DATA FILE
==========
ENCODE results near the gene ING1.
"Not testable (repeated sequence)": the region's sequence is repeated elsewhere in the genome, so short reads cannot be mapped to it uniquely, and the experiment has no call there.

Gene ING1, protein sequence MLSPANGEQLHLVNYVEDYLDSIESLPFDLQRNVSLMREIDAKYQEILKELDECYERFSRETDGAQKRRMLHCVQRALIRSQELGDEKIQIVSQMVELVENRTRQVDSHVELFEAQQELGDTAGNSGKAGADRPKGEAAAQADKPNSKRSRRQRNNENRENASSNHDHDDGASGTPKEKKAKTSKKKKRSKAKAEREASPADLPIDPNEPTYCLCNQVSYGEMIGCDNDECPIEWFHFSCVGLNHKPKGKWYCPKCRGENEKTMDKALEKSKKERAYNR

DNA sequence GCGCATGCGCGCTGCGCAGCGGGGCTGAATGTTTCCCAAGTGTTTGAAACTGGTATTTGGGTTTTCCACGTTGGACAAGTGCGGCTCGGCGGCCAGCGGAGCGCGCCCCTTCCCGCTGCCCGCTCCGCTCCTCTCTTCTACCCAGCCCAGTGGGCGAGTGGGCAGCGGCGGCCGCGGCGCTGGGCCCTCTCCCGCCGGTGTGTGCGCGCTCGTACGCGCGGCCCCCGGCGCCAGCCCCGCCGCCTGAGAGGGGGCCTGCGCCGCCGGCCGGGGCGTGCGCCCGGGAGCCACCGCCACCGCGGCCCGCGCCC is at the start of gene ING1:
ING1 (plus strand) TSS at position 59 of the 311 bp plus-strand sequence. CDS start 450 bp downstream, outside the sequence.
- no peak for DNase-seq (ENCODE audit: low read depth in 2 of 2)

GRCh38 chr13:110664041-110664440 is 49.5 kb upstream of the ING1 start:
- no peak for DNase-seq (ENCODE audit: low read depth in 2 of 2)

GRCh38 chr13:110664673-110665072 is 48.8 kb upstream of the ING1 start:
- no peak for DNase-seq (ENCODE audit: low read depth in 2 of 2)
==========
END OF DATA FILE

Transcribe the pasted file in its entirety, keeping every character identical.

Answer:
ENCODE results near the gene ING1.
"Not testable (repeated sequence)": the region's sequence is repeated elsewhere in the genome, so short reads cannot be mapped to it uniquely, and the experiment has no call there.

Gene ING1, protein sequence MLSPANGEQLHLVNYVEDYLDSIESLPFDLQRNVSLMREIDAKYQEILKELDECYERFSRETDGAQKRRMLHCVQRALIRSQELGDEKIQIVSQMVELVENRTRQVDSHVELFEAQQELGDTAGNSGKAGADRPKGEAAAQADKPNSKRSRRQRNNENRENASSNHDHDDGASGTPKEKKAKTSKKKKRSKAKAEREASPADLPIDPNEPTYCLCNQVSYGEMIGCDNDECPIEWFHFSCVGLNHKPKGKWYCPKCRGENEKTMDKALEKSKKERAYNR

DNA sequence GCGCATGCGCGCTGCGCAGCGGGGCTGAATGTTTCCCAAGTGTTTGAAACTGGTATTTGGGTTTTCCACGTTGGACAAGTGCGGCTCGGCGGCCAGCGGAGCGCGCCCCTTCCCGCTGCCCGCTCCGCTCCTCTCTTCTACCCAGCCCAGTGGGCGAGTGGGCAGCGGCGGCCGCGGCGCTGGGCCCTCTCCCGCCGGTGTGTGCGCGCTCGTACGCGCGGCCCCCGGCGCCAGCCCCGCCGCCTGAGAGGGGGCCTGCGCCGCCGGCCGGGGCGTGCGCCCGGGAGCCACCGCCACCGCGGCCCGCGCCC is at the start of gene ING1:
ING1 (plus strand) TSS at position 59 of the 311 bp plus-strand sequence. CDS start 450 bp downstream, outside the sequence.
- no peak for DNase-seq (ENCODE audit: low read depth in 2 of 2)

GRCh38 chr13:110664041-110664440 is 49.5 kb upstream of the ING1 start:
- no peak for DNase-seq (ENCODE audit: low read depth in 2 of 2)

GRCh38 chr13:110664673-110665072 is 48.8 kb upstream of the ING1 start:
- no peak for DNase-seq (ENCODE audit: low read depth in 2 of 2)